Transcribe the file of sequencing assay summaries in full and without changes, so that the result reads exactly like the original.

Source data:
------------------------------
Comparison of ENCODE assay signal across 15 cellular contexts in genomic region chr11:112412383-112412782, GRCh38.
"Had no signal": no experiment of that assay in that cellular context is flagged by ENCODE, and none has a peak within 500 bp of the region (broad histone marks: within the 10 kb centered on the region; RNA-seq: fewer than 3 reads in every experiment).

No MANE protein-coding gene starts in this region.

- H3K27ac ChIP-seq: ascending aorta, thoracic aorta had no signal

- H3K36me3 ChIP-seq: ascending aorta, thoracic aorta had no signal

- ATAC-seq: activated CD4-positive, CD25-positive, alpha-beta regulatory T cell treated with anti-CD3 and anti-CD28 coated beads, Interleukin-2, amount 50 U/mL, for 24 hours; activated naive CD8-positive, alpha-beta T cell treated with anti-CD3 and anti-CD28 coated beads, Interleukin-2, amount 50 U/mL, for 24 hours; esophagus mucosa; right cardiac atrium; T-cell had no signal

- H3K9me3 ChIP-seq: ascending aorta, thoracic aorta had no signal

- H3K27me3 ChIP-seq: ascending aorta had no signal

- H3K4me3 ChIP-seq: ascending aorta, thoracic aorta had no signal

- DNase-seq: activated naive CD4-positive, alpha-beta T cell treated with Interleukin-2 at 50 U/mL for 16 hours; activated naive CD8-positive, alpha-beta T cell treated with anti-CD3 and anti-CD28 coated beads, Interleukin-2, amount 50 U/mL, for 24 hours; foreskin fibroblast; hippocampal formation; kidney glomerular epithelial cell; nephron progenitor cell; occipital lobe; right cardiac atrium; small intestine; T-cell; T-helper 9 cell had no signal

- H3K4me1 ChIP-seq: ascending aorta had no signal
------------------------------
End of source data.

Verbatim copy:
Comparison of ENCODE assay signal across 15 cellular contexts in genomic region chr11:112412383-112412782, GRCh38.
"Had no signal": no experiment of that assay in that cellular context is flagged by ENCODE, and none has a peak within 500 bp of the region (broad histone marks: within the 10 kb centered on the region; RNA-seq: fewer than 3 reads in every experiment).

No MANE protein-coding gene starts in this region.

- H3K27ac ChIP-seq: ascending aorta, thoracic aorta had no signal

- H3K36me3 ChIP-seq: ascending aorta, thoracic aorta had no signal

- ATAC-seq: activated CD4-positive, CD25-positive, alpha-beta regulatory T cell treated with anti-CD3 and anti-CD28 coated beads, Interleukin-2, amount 50 U/mL, for 24 hours; activated naive CD8-positive, alpha-beta T cell treated with anti-CD3 and anti-CD28 coated beads, Interleukin-2, amount 50 U/mL, for 24 hours; esophagus mucosa; right cardiac atrium; T-cell had no signal

- H3K9me3 ChIP-seq: ascending aorta, thoracic aorta had no signal

- H3K27me3 ChIP-seq: ascending aorta had no signal

- H3K4me3 ChIP-seq: ascending aorta, thoracic aorta had no signal

- DNase-seq: activated naive CD4-positive, alpha-beta T cell treated with Interleukin-2 at 50 U/mL for 16 hours; activated naive CD8-positive, alpha-beta T cell treated with anti-CD3 and anti-CD28 coated beads, Interleukin-2, amount 50 U/mL, for 24 hours; foreskin fibroblast; hippocampal formation; kidney glomerular epithelial cell; nephron progenitor cell; occipital lobe; right cardiac atrium; small intestine; T-cell; T-helper 9 cell had no signal

- H3K4me1 ChIP-seq: ascending aorta had no signal